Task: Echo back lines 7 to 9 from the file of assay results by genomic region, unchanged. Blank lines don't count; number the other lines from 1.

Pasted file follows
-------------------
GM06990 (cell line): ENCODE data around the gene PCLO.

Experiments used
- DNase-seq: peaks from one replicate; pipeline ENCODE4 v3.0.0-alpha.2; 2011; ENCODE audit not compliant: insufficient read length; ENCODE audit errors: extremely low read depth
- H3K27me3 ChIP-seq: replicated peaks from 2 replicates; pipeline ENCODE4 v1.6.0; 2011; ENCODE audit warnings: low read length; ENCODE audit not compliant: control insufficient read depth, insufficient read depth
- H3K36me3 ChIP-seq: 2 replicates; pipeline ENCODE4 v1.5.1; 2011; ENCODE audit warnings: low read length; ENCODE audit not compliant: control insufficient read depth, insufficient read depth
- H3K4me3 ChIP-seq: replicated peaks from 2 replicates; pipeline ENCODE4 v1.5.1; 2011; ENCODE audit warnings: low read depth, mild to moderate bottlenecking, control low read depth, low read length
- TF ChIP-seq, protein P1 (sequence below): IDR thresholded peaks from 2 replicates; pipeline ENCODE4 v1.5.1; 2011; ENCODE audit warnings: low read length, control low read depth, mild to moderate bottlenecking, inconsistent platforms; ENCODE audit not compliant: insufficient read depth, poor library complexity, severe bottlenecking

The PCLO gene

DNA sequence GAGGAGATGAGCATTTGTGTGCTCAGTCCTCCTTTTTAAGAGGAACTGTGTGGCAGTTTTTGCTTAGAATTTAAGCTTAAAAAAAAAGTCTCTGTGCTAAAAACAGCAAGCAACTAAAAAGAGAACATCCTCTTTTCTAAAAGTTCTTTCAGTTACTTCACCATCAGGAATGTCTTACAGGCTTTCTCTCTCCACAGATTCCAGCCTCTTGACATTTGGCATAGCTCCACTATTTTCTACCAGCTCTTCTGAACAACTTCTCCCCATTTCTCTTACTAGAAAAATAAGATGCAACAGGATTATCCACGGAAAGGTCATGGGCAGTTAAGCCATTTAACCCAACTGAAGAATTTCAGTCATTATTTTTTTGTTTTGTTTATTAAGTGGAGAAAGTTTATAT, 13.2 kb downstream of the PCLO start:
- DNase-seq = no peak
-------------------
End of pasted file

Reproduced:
- TF ChIP-seq, protein P1 (sequence below): IDR thresholded peaks from 2 replicates; pipeline ENCODE4 v1.5.1; 2011; ENCODE audit warnings: low read length, control low read depth, mild to moderate bottlenecking, inconsistent platforms; ENCODE audit not compliant: insufficient read depth, poor library complexity, severe bottlenecking

The PCLO gene

DNA sequence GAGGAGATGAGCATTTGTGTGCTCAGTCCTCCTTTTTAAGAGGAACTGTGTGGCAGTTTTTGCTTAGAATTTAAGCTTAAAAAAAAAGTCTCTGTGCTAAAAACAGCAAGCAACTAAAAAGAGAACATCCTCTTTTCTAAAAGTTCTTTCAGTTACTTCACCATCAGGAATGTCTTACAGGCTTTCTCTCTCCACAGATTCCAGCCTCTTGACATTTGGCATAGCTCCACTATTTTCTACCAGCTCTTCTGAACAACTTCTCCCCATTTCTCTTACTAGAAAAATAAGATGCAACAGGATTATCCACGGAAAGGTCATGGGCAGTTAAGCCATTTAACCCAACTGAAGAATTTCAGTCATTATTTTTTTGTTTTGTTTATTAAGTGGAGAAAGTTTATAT, 13.2 kb downstream of the PCLO start: